NYSFOLA/DEC Watershed Mgt Primer
A Primer for Developing a Successful Watershed Management System (Click on title to see primer pdf). This Primer was created as part of a pilot program.
There has been a rebirth in the last ten years of using “watersheds” as the basis for making environmental management decisions with stronger local public involvement. In 1996 New York State Department of Environmental Conservation (NYSDEC) began testing a program model that would allow watershed management programs to be developed quickly with limited funds using New York State Federation of Lake Associations (NYSFOLA) lake associations as the core organizing groups.
Four lakes ultimately became NYSFOLA cooperative test projects with NYSDEC funding. Two other lakes received separate NYSDEC and/or other agency funding and independently used the NYSDEC program model.
Even allowing for the differing sizes of the lakes and for the differing kinds of lake and town interaction, the NYSFOLA Oversight Committee is reporting relatively good success for the Pilot Program. The initial two-year management plan development program was extended to five years. Five of the six lakes have State of the Lake Reports completed. Three have Management Plans in place and two more Plans are imminent. A final survey from the Committee identified several issues critical to success as well as several challenges and problems in the projects.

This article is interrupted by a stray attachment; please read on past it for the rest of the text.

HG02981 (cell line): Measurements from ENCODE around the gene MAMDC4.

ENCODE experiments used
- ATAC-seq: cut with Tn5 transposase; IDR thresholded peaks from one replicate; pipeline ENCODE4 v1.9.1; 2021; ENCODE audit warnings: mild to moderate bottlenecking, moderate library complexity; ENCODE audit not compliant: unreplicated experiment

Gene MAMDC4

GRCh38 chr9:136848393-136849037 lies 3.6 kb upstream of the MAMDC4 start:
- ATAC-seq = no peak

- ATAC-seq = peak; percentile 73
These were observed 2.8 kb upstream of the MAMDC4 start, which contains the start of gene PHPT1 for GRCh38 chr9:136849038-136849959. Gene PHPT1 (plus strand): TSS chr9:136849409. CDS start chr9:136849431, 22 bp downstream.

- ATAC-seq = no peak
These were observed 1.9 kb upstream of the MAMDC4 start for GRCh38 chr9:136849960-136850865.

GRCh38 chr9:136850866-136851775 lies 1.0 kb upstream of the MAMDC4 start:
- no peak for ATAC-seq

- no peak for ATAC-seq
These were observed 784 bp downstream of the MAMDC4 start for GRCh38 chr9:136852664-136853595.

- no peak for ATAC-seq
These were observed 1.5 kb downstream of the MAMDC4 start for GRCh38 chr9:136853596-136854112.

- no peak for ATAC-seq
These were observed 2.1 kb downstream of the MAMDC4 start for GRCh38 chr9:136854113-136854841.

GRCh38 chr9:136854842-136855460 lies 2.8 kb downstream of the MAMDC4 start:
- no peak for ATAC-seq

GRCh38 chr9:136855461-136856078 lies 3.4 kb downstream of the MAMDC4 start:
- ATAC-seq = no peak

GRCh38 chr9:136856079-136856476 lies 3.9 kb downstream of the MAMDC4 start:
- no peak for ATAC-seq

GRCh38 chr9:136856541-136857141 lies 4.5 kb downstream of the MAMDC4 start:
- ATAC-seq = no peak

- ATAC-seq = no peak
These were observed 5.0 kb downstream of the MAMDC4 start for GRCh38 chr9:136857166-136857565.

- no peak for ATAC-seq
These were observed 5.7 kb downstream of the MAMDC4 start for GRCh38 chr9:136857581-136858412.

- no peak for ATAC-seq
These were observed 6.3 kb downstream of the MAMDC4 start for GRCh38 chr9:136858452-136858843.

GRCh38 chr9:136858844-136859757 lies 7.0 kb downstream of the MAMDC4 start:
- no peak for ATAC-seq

Lake News MAR 12th
Regional HAB Summits Set
Harmful Algal Bloom Summit Information
North Country HAB Summit
Tuesday, March 20 from 6 p.m. - 8 p.m.
Best Western Ticonderoga
260 Burgoyne Road
Ticonderoga, NY 12883
Western New York
Monday, March 26 from 6 p.m. - 8 p.m.
R. Thomas Flynn Campus Center, SUNY Monroe Community College, the Forum
1000 East Henrietta Road
Rochester, New York 14623
Free parking in campus lots N and M
At these summits, nation-leading experts will work with local steering committees to begin development of tailored action plans to address the causes of algal blooms in the twelve priority waterbodies across the state. The action plans developed for each waterbody will be used to guide the development and implementation of priority projects, including new monitoring and treatment technologies. The action plans will be complete by the end of May and the lessons learned through these action plans will be applied to other impacted waterbodies.
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